Mr. Kio Amieyeofori
Permanent Mission of Nigeria to the United Nations
New York, New York
18th May, 2011
Allow me to convey Nigeria’s appreciation to the French presidency for convening this timely discussion on the Democratic Republic of the Congo as the country enters the critical stabilization phase. I join other delegations in thanking the Secretary-General for his informative briefing. My delegation welcomes the presence of Mr. Raymond Tshibanda, Minister for International and Regional Cooperation of the Democratic Republic of the Congo, for enriching our discussion with the perspectives of the Government of the Democratic Republic of the Congo. We also welcome the presence of the representatives of the United Nations Development Programme, the World Bank and the European Union.
Nigeria welcomes the steady progress being achieved in the major sectors of the Democratic Republic of the Congo. Most of the country is now conflict-free, relations with neighbours have normalized, and economic and social reconstruction efforts are under way. That progress, however, is taking place in a fragile environment fraught with serious challenges. Insecurity is still rife in the eastern part of the country, with persistent threats from the Forces démocratiques de libération du Rwanda and the Lord’s Resistance Army, and violations of human rights, including sexual violence, are still evident in North and South Kivu provinces. The limited capacity of the Government to maintain nationwide security also remains an issue of great concern.
Considering the magnitude of those challenges, it is fitting that this debate was convened not least to demonstrate our shared belief that the challenges are surmountable if the right combination of military, political and institutional solutions are found. Nigeria therefore welcomes the Government’s determination. We share its vision for consolidating its efforts, exercising full sovereignty within its territory and empowering national institutions.
With presidential and legislative elections on the horizon, the Democratic Republic of the Congo is poised to enter an era of credible governance. In order not to lose the momentum that has gathered, it is important to ensure strict adherence to the electoral calendar. If executed well, the elections will pave the way for genuine national reconciliation and reintegration. We are certain that this goal can be realized with the unwavering support of the international community.
Without durable institutions, particularly in the security and judicial sectors, the fight against insecurity, impunity and human rights violations will be difficult to achieve in the Democratic Republic of the Congo. We therefore call on the international community, including the donor community and other development partners, to redouble their efforts in assisting the Democratic Republic of the Congo in the areas of capacity-building, security sector reform, disarmament, demobilization and reintegration and judicial sector reform. Such reforms are indispensable to strengthening the capacity of the Government to extend security across the county and to create a fertile economic environment for building the future of the country.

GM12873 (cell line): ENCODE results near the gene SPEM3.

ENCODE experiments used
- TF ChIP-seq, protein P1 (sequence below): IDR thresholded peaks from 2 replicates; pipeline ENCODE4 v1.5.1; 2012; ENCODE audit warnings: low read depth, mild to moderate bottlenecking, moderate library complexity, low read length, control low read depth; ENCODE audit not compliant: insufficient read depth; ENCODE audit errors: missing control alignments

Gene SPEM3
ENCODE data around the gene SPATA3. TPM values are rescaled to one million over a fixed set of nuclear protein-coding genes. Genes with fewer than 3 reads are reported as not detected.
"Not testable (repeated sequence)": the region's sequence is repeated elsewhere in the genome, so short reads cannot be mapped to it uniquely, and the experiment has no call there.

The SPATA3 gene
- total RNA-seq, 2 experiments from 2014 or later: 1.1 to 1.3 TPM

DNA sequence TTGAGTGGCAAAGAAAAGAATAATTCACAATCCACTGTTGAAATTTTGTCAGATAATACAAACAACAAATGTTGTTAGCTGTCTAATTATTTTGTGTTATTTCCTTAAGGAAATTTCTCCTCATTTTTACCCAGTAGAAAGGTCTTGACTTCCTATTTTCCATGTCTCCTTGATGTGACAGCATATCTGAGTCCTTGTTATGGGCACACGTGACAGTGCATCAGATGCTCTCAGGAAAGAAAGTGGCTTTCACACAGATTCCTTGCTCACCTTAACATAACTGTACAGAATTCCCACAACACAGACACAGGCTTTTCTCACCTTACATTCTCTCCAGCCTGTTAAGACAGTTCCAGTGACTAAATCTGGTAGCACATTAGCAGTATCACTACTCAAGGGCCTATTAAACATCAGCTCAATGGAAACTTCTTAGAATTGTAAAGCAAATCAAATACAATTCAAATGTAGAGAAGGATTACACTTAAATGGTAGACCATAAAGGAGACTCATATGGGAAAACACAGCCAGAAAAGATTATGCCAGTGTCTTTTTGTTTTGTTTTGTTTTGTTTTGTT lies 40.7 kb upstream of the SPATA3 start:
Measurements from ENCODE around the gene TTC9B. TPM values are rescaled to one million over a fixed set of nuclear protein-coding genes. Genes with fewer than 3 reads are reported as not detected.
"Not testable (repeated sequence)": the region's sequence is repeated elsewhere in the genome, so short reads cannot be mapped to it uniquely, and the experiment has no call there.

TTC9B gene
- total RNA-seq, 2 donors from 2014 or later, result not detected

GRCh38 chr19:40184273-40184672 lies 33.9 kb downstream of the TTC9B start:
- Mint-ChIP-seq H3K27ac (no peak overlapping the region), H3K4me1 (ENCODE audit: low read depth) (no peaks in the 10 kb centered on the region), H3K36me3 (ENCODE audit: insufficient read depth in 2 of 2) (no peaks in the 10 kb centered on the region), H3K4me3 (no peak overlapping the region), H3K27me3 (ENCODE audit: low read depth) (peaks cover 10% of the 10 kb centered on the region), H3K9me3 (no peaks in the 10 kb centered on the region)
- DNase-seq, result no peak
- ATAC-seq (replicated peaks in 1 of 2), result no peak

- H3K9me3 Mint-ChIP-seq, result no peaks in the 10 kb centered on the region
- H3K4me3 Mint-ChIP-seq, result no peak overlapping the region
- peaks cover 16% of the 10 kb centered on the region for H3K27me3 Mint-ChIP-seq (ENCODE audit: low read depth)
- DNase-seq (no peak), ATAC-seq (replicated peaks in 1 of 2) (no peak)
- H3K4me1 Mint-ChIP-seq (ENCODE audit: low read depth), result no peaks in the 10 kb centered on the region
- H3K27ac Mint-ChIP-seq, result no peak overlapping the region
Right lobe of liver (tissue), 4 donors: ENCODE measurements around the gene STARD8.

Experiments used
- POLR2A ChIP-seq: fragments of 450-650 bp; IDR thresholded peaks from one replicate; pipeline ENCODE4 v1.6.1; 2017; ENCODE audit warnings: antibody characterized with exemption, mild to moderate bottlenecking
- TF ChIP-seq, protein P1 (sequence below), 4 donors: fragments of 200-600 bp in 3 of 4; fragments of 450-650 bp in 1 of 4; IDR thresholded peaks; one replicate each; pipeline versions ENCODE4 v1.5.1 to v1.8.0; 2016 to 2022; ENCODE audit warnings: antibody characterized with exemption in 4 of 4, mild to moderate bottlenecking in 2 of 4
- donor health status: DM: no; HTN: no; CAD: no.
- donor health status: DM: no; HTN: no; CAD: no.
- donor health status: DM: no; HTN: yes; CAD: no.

Recent economic achievements, including improved economic growth, reaching the completion point of the Heavily Indebted Poor Countries Debt Initiative and increased Government revenue, are solid foundations for sustained peacebuilding.
The continued illegal exploitation of natural resources by armed groups and elements of the
Congolese army, despite agreements on the establishment of a regional certification mechanism to curb it, remains a worrisome trend. Those activities exacerbate conflict and deprive the Government of valuable revenues that are critical to supporting the Democratic Republic of the Congo’s development priorities. The need to put an end to those activities cannot be overemphasized.
At the regional level, building on the rapprochement between the Congo, Rwanda and Uganda, the opportunity exists for greater interaction and cooperation to tackle residual security problems.
As the Council discusses the future of the Democratic Republic of the Congo, it is our hope that due cognizance will be taken of two tensions inherent in the country, namely, a long history of resentment of external involvement in what are regarded as the internal affairs of the country, on the one hand, and a dogged determination to remain united as a single country despite all odds, on the other. The lesson we draw from this is that there is a need for national ownership of development priorities and strategies, the coordination of aid and the need to respond to national priorities.
Let me conclude by expressing Nigeria’s appreciation to the personnel of the United Nations Organization Stabilization Mission in the Democratic Republic of the Congo (MONUSCO) for their continuing support to the Government of the Democratic Republic of the Congo. The proactive and robust nature of its activities, despite the reduction in troop strength, is particularly commendable. In this important phase in the life of the country, it is inevitable that MONUSCO aligns itself with the changes taking place and responds to the areas of greatest need in the country, including security, the protection of civilians, targeted support for the armed forces and the forthcoming elections. We must do all we can to support them in their efforts.